Women in Hollywood
In April of this year and again in November, the LA Weekly ran a two-part article on the way Hollywood treats women like second-class citizens. The author goes into detail describing the various ways that male studio execs stifle women’s voices. She interviews a number of women, and some men, all of whom confirm that women have a much harder time landing directing gigs, getting scripts produced, and even getting equal pay for work.
It’s pretty depressing, but hardly surprising. Just like every other corporate culture around the globe, Hollywood is dominated by highly-competitive men who see no reason to share power unless they’re forced to. I’d love to see this change, but I doubt that the solutions that are being debated will have any lasting impact. You’re going to shame these guys into sharing power? Good luck. They have no shame. If you don’t believe me, just take a look at the endless parade of stupid, empty action films that the studios churn out. Sue the studios? They have lawyers who can drag these things out for years. Even if a settlement offered some concessions, who’s going to enforce them?
So what’s my solution? Let’s take a look at Alice Guy, a pioneering filmmaker who started her career in the nineteenth century. Guy is one of the first people to ever shoot a movie, and after a successful directing career she started her own studio, the Solax Company, in 1910. Acting as a producer and director, Guy made hundreds of films for Solax, and while the studio eventually collapsed, for years Guy was one of the most powerful people in the industry.
I think women filmmakers need to follow Guy’s example. Don’t wait around for the alpha males in Hollywood to change the situation. The change has to come from outside. I realize that building a movie studio takes years, and that there are plenty of roadblocks. Finding financing, getting distribution, putting together a production schedule, all those things are major hurdles. But there are thousands of women in Hollywood who have the intelligence and talent to make it happen, and many of them would probably be willing to give up some compensation for a chance to make movies they believed in.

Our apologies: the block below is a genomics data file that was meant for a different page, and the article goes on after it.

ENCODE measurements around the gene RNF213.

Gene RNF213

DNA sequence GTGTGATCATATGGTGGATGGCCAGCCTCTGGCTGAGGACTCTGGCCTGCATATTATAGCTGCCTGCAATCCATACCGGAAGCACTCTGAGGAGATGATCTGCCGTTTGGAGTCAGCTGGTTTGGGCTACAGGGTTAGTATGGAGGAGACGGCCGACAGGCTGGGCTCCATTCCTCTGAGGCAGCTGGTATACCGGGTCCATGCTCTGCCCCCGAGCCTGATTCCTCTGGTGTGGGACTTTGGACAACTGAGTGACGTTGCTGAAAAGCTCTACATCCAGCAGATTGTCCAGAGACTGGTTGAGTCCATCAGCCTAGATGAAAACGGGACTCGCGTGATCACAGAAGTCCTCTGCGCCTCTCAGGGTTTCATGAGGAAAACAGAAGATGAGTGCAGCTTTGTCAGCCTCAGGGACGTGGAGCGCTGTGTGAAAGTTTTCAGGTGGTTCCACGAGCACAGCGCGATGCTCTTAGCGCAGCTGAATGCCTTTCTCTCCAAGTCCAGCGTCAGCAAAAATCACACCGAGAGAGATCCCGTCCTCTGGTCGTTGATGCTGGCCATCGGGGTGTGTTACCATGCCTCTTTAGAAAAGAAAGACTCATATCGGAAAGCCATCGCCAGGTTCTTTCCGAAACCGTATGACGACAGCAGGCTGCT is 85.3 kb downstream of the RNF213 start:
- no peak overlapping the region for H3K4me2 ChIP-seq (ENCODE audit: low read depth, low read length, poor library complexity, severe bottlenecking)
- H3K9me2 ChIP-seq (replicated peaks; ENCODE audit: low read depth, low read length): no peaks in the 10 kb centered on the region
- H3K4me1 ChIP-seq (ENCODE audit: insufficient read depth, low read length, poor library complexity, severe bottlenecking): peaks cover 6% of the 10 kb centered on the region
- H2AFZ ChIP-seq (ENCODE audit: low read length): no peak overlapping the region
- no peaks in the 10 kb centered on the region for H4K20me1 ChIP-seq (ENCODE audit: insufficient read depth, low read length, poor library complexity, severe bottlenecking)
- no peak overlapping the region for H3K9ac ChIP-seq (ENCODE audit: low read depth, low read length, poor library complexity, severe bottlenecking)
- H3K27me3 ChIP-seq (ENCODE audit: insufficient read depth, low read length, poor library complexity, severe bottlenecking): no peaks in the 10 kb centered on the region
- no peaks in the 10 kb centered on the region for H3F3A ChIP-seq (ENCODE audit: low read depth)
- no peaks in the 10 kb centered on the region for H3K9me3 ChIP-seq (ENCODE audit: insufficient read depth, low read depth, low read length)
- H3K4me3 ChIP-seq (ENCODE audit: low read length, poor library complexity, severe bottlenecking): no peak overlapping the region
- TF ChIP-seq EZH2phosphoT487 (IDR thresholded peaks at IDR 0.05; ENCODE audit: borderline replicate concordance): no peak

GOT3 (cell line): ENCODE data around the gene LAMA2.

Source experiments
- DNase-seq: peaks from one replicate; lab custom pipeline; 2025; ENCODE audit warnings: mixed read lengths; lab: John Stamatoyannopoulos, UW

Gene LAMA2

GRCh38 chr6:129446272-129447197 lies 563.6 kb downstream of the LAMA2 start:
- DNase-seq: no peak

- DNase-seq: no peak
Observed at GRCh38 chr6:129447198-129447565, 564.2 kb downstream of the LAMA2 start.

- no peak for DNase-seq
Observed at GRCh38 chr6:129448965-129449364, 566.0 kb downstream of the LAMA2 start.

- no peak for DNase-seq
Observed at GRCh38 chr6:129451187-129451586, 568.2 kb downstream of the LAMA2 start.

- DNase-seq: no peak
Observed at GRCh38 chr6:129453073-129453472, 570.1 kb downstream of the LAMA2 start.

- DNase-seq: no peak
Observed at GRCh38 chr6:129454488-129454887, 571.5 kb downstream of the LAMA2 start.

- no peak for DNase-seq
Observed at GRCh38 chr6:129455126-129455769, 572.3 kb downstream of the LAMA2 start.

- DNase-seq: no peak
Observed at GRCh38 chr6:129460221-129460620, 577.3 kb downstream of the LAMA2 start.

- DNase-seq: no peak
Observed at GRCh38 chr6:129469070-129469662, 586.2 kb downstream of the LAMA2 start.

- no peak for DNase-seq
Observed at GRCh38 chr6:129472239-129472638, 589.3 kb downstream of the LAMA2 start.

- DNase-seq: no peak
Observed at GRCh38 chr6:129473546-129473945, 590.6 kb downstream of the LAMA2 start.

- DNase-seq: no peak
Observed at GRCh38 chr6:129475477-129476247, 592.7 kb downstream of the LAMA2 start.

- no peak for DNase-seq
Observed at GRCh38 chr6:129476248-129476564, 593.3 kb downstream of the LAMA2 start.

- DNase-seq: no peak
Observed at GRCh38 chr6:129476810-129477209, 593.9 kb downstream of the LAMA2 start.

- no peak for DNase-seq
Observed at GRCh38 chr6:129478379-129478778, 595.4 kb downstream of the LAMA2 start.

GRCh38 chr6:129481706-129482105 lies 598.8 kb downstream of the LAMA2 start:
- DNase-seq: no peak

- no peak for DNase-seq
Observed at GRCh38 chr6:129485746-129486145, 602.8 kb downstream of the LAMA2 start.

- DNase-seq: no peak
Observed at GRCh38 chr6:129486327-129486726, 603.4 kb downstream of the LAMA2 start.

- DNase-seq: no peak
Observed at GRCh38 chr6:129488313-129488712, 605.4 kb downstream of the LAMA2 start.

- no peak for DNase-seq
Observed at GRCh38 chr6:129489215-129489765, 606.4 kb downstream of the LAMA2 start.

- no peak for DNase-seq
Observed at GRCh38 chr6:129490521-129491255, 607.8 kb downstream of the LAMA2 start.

Hollywood has always been dominated by men, and as long as the billions keep rolling in from the endless rounds of worthless blockbusters, they won’t see any reason to change. The only thing more important to these guys than money is power, and they won’t give anything up unless they have to.
Which is why I say, don’t ask for power. Take it.
If you’re interested in reading the Weekly articles, here are the links.
And if you don’t know about Alice Guy, I urge you to read up on this phenomenal woman. I’m including two links below. There are many gaps in our knowledge of her career, and you’ll find the articles offer conflicting information. What is undisputed is that she was one of the earliest film pioneers, she made one of the first narrative films, and she experimented with sound and color long before Hollywood even existed.